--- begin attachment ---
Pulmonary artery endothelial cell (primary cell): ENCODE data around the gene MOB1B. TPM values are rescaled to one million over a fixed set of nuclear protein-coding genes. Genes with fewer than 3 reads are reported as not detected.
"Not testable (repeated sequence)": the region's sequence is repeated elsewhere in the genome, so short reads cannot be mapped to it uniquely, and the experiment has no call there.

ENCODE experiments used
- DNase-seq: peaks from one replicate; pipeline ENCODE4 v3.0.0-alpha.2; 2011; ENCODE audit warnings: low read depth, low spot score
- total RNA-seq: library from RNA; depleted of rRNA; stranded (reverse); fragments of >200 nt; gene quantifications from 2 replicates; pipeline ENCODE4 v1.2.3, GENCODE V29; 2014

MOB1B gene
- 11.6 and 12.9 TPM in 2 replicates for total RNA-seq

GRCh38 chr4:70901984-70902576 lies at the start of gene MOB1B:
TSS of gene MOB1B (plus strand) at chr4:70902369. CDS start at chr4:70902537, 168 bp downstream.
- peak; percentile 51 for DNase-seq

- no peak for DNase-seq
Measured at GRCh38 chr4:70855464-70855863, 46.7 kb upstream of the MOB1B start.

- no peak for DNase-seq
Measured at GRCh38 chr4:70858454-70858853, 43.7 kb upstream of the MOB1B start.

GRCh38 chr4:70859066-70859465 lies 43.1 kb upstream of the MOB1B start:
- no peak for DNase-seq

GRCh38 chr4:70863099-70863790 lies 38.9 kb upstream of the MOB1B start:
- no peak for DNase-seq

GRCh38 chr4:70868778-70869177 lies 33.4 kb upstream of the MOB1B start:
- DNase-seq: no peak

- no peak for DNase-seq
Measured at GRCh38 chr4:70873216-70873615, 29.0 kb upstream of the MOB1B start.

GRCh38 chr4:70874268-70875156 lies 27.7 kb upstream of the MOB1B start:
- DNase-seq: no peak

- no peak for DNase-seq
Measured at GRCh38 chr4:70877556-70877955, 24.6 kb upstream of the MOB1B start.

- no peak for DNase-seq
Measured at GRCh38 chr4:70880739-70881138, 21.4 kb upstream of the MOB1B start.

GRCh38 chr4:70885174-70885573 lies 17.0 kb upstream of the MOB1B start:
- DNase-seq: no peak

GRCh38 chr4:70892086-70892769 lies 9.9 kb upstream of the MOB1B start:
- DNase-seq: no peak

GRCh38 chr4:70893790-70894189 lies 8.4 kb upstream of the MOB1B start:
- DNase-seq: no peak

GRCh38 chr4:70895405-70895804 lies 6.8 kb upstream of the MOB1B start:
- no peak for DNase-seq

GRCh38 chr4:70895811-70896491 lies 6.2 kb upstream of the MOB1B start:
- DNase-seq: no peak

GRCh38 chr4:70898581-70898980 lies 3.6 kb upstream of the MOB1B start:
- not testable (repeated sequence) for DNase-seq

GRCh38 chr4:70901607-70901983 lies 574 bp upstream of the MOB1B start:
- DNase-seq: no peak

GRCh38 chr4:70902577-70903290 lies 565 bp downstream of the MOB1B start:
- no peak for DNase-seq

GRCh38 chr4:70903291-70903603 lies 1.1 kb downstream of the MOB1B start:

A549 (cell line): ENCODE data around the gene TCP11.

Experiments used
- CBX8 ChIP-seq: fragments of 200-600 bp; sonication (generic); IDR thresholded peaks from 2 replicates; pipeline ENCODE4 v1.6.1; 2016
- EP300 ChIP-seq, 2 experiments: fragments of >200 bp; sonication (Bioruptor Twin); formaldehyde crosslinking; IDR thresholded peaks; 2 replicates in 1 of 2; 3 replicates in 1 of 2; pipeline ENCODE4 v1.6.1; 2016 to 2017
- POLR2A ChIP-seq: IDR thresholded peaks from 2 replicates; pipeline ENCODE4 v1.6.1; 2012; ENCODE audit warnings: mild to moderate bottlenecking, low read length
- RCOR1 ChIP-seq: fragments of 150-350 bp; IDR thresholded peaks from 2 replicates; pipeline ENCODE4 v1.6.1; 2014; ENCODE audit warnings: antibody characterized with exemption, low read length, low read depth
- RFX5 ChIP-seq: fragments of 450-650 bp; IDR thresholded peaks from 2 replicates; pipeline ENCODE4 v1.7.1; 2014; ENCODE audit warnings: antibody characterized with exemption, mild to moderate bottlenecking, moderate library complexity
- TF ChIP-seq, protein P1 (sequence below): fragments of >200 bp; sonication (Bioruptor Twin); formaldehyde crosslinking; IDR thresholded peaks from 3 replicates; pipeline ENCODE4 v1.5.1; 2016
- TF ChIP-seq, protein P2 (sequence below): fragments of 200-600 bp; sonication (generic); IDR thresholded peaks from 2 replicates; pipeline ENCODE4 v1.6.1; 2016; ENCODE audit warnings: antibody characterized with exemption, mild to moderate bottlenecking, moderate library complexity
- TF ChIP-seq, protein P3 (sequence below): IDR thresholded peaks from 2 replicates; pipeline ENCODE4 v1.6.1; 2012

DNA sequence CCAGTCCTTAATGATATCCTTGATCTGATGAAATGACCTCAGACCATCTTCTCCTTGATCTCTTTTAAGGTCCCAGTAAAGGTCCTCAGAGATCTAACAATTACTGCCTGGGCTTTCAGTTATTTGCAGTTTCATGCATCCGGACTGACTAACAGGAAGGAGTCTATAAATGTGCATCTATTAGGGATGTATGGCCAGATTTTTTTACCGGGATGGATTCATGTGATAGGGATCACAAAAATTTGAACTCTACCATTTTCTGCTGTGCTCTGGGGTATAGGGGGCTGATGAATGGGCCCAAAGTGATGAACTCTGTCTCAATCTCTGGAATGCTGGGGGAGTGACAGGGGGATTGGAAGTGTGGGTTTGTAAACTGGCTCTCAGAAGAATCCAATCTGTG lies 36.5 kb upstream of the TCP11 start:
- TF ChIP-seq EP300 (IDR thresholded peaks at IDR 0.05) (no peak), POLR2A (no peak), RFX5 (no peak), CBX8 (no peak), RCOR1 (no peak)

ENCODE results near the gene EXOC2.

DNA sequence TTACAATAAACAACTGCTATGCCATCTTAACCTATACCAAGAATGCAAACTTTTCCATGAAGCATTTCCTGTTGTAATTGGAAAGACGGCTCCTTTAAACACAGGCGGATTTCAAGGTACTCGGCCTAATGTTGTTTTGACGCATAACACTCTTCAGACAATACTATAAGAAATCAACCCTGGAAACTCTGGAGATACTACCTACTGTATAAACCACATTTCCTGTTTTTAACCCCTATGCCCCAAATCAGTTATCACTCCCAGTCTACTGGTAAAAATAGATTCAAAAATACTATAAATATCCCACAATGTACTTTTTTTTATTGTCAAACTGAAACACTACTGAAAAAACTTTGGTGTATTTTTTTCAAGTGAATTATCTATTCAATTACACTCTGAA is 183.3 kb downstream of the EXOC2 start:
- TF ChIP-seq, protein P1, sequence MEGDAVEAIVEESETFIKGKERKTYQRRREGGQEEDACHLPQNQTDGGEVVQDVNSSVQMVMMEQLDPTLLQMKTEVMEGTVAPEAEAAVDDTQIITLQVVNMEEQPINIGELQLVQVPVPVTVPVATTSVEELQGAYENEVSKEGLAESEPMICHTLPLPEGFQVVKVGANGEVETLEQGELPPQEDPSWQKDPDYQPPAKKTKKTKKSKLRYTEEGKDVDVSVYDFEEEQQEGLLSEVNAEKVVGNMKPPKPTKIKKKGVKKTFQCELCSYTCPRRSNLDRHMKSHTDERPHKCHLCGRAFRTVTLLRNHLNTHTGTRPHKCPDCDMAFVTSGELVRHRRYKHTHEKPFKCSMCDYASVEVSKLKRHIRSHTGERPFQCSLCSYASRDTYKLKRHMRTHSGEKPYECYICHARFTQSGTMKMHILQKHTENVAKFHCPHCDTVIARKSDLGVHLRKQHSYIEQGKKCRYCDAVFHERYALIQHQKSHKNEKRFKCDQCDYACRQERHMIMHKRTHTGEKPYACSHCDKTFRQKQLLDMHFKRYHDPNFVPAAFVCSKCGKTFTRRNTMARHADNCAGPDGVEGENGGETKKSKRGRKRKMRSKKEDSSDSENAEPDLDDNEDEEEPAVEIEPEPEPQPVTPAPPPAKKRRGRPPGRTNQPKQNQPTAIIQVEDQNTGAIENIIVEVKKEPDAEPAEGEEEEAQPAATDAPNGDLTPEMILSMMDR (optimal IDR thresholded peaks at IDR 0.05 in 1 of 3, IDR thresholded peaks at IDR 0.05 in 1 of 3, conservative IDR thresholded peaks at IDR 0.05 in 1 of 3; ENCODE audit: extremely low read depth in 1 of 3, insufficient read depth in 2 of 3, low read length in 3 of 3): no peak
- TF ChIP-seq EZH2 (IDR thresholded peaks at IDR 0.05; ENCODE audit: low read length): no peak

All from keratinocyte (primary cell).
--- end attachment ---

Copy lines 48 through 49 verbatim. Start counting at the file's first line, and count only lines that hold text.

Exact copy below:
- CBX8 ChIP-seq: fragments of 200-600 bp; sonication (generic); IDR thresholded peaks from 2 replicates; pipeline ENCODE4 v1.6.1; 2016
- EP300 ChIP-seq, 2 experiments: fragments of >200 bp; sonication (Bioruptor Twin); formaldehyde crosslinking; IDR thresholded peaks; 2 replicates in 1 of 2; 3 replicates in 1 of 2; pipeline ENCODE4 v1.6.1; 2016 to 2017